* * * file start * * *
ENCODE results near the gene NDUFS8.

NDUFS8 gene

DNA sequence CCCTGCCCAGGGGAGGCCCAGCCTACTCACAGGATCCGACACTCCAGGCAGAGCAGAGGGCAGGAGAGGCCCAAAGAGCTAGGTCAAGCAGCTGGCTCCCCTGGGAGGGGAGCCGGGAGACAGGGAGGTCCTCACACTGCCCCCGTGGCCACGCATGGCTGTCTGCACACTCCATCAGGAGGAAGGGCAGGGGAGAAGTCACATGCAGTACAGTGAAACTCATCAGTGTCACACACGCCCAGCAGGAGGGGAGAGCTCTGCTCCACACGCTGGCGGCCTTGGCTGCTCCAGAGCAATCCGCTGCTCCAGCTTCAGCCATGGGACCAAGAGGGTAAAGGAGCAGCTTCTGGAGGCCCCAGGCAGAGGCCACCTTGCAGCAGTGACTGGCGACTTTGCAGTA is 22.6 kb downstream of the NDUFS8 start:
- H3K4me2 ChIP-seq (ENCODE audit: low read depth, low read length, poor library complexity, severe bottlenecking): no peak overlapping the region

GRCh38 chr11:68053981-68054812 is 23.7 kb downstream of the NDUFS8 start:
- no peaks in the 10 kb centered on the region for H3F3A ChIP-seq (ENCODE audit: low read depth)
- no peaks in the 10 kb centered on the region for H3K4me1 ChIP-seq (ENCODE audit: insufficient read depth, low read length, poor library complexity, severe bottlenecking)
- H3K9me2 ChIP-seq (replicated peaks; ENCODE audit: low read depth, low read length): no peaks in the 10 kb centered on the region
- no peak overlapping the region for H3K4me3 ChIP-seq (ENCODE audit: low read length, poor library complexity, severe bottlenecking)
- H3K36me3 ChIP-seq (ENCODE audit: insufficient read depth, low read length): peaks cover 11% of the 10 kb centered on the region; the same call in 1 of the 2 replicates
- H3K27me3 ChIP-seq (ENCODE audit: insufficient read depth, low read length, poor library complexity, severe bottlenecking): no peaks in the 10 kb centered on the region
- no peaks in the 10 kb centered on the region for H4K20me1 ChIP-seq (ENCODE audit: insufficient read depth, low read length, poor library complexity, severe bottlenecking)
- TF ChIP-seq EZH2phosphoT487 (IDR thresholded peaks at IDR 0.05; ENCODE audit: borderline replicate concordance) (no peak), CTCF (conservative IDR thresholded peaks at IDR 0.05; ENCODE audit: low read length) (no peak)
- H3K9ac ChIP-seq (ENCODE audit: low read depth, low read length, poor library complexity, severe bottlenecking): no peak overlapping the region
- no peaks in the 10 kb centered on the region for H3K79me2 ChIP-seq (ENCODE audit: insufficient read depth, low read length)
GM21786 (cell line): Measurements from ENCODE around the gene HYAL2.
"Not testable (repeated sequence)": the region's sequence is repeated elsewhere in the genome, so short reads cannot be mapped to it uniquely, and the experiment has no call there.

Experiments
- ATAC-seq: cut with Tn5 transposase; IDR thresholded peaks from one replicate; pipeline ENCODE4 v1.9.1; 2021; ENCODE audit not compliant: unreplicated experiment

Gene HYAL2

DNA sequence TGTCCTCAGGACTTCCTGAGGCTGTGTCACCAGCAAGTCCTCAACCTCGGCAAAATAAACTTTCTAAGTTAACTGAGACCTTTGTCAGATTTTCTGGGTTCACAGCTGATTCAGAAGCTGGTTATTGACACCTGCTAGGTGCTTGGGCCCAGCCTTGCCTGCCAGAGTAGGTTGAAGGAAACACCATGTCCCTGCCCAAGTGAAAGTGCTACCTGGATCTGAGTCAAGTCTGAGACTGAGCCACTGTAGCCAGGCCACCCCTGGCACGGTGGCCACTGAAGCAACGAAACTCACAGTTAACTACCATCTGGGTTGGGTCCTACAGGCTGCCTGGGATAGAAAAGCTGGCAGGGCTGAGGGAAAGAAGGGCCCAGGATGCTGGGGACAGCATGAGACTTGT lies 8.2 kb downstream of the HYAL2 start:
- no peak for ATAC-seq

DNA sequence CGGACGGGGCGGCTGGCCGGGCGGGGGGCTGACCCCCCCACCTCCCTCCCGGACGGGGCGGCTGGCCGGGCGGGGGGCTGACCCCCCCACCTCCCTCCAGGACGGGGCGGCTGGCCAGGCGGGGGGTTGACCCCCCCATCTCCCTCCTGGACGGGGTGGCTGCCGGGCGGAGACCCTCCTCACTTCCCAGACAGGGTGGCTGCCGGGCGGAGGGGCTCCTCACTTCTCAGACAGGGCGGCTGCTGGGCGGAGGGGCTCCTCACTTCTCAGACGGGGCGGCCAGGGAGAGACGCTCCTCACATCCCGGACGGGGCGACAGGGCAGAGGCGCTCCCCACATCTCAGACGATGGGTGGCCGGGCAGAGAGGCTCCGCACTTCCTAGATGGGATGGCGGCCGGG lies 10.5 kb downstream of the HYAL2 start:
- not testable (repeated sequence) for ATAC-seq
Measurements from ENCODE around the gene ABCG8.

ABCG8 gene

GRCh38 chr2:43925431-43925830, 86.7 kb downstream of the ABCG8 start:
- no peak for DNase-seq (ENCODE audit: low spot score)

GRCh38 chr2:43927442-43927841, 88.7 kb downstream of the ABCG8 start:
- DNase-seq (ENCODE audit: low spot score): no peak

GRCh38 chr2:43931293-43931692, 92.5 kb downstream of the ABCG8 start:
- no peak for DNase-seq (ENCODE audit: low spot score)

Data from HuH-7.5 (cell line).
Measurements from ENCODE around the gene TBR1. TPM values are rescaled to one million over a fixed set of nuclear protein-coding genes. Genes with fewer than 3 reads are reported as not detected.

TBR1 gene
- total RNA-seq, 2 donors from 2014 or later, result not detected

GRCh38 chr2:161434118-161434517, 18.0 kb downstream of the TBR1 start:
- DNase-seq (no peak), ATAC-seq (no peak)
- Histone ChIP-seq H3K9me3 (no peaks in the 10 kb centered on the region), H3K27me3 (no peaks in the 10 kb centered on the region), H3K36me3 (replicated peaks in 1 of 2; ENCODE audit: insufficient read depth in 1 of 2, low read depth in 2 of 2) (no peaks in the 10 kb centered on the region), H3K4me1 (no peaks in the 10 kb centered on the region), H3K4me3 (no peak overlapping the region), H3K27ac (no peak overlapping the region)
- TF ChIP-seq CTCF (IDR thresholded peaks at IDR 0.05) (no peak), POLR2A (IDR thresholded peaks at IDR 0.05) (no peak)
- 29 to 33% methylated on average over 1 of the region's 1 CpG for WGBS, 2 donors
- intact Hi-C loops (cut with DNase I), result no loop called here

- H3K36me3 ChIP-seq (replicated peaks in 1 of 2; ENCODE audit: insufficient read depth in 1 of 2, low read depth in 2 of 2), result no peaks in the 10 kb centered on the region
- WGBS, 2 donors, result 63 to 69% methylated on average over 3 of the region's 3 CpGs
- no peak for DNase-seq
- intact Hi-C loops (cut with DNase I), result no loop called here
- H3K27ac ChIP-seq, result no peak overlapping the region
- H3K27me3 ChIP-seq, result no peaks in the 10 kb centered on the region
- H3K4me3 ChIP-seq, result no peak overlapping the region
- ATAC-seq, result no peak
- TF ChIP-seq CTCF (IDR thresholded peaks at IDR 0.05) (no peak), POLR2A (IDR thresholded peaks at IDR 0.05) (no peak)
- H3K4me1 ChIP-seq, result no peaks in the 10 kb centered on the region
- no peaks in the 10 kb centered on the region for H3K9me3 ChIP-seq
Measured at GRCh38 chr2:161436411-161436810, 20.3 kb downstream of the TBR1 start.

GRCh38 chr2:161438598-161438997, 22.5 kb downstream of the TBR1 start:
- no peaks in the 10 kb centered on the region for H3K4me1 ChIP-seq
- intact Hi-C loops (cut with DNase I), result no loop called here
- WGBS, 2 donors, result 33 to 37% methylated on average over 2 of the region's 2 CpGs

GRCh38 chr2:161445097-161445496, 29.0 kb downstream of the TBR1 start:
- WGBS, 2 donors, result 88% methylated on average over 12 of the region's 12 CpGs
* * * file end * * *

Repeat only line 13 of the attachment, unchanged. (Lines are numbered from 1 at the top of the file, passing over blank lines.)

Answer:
- TF ChIP-seq EZH2phosphoT487 (IDR thresholded peaks at IDR 0.05; ENCODE audit: borderline replicate concordance) (no peak), CTCF (conservative IDR thresholded peaks at IDR 0.05; ENCODE audit: low read length) (no peak)